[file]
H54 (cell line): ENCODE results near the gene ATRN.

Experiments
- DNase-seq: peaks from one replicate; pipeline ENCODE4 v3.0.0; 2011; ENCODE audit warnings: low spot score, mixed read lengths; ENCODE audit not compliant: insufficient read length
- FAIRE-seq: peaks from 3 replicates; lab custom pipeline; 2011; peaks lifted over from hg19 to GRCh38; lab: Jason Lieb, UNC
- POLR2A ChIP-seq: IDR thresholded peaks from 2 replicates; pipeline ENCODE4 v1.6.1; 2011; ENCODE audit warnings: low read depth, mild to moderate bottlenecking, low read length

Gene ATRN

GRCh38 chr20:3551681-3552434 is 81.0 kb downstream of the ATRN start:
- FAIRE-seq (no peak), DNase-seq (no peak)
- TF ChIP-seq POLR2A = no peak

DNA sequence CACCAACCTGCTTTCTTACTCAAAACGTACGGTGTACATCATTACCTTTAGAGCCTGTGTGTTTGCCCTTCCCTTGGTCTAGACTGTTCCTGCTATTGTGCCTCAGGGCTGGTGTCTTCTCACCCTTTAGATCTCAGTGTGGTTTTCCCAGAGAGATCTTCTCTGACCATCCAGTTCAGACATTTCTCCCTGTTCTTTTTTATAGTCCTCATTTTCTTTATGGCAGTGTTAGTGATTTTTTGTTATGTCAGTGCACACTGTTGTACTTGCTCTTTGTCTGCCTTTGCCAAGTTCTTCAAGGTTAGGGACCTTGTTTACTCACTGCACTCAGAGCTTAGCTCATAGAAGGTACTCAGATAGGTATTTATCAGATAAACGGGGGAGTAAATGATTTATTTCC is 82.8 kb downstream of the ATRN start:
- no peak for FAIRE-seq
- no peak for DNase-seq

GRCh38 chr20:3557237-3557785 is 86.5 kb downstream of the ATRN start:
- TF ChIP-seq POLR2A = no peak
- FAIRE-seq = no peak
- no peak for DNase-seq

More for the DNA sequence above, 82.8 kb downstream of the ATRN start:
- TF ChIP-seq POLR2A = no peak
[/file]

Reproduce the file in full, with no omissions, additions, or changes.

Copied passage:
H54 (cell line): ENCODE results near the gene ATRN.

Experiments
- DNase-seq: peaks from one replicate; pipeline ENCODE4 v3.0.0; 2011; ENCODE audit warnings: low spot score, mixed read lengths; ENCODE audit not compliant: insufficient read length
- FAIRE-seq: peaks from 3 replicates; lab custom pipeline; 2011; peaks lifted over from hg19 to GRCh38; lab: Jason Lieb, UNC
- POLR2A ChIP-seq: IDR thresholded peaks from 2 replicates; pipeline ENCODE4 v1.6.1; 2011; ENCODE audit warnings: low read depth, mild to moderate bottlenecking, low read length

Gene ATRN

GRCh38 chr20:3551681-3552434 is 81.0 kb downstream of the ATRN start:
- FAIRE-seq (no peak), DNase-seq (no peak)
- TF ChIP-seq POLR2A = no peak

DNA sequence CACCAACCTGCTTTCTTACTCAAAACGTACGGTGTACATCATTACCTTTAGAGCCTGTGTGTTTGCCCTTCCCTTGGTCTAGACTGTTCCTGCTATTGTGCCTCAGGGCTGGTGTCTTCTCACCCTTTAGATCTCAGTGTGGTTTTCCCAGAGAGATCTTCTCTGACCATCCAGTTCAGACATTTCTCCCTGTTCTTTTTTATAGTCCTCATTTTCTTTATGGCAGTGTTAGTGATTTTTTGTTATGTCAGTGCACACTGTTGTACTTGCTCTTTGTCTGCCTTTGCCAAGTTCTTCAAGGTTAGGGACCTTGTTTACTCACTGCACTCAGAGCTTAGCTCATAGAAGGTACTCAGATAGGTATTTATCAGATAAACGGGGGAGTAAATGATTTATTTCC is 82.8 kb downstream of the ATRN start:
- no peak for FAIRE-seq
- no peak for DNase-seq

GRCh38 chr20:3557237-3557785 is 86.5 kb downstream of the ATRN start:
- TF ChIP-seq POLR2A = no peak
- FAIRE-seq = no peak
- no peak for DNase-seq

More for the DNA sequence above, 82.8 kb downstream of the ATRN start:
- TF ChIP-seq POLR2A = no peak